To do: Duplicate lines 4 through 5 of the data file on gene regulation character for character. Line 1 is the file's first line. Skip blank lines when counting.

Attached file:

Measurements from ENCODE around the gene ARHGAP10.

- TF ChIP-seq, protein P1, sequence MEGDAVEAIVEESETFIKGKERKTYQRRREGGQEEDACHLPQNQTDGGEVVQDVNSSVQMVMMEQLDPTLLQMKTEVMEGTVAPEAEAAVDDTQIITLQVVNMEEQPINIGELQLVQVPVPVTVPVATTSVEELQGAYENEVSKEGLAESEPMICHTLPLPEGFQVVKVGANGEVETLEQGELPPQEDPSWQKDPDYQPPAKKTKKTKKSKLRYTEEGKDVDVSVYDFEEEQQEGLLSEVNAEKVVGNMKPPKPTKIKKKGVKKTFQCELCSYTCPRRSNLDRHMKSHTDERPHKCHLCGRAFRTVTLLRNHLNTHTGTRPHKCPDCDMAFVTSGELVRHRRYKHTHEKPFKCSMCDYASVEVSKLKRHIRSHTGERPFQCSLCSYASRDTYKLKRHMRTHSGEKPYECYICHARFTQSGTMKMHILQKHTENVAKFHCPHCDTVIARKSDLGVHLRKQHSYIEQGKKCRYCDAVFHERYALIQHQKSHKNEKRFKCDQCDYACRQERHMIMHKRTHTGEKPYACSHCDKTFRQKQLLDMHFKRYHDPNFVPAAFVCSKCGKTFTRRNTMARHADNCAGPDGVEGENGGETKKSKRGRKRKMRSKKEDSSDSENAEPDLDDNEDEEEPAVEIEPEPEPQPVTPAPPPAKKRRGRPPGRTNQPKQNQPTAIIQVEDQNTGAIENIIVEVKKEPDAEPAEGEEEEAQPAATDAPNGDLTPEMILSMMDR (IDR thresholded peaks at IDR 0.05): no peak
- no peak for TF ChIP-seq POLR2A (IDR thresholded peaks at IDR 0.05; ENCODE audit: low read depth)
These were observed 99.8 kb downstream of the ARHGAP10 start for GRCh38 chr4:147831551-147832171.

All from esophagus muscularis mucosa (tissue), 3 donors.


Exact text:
These were observed 99.8 kb downstream of the ARHGAP10 start for GRCh38 chr4:147831551-147832171.

All from esophagus muscularis mucosa (tissue), 3 donors.